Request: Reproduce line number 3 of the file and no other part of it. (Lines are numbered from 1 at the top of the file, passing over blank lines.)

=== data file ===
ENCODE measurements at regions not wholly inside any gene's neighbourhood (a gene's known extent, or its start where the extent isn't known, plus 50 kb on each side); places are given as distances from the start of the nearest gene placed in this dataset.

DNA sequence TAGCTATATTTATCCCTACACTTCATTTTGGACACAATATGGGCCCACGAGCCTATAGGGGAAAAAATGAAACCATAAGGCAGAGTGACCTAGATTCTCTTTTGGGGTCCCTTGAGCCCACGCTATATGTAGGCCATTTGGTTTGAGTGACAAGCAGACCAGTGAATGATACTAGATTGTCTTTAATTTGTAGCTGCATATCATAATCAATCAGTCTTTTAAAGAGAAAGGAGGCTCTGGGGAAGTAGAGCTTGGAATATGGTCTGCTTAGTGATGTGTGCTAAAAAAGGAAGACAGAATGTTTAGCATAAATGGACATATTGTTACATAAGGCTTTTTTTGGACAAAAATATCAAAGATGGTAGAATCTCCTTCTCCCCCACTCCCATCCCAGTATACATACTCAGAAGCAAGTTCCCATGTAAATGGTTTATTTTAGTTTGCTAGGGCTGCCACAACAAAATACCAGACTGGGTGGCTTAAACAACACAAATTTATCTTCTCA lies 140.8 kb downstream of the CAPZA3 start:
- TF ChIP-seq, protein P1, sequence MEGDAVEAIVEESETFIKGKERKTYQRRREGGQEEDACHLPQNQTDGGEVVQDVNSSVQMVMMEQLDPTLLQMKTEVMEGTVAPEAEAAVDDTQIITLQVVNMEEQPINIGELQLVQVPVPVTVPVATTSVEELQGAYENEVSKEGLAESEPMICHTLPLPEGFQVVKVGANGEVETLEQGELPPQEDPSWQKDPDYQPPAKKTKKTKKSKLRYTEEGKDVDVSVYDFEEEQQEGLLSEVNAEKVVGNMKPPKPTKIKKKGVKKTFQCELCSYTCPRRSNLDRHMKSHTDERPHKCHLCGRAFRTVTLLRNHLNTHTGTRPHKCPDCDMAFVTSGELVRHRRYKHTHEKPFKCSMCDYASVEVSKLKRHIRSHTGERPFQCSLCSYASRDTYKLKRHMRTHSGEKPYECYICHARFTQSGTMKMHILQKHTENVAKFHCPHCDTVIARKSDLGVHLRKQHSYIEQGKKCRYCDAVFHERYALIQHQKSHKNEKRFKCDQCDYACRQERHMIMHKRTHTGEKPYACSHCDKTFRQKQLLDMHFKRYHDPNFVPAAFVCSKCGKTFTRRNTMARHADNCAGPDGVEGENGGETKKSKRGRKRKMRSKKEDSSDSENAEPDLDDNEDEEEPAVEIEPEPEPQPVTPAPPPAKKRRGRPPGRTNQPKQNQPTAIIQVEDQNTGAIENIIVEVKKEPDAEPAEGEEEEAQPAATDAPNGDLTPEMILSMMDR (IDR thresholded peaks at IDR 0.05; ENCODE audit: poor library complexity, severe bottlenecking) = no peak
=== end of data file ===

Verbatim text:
- TF ChIP-seq, protein P1, sequence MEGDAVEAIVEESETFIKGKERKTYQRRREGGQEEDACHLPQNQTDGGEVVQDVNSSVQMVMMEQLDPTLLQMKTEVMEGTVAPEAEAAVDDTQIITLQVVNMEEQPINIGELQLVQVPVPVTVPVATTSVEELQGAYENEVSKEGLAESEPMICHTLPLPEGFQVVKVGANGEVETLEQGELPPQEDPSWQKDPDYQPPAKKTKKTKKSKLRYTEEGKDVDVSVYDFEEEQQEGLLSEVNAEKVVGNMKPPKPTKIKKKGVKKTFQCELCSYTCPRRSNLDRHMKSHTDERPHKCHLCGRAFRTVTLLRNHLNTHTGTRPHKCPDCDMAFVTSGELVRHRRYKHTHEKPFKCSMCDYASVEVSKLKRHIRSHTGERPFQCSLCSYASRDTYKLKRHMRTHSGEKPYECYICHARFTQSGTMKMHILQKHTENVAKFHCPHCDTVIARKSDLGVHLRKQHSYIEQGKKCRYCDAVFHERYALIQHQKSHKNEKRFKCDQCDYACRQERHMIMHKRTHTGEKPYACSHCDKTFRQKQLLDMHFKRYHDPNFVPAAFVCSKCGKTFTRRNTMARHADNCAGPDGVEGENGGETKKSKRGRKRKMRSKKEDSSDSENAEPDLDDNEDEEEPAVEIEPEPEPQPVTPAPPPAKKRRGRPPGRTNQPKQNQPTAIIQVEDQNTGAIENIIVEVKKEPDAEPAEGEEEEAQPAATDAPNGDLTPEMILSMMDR (IDR thresholded peaks at IDR 0.05; ENCODE audit: poor library complexity, severe bottlenecking) = no peak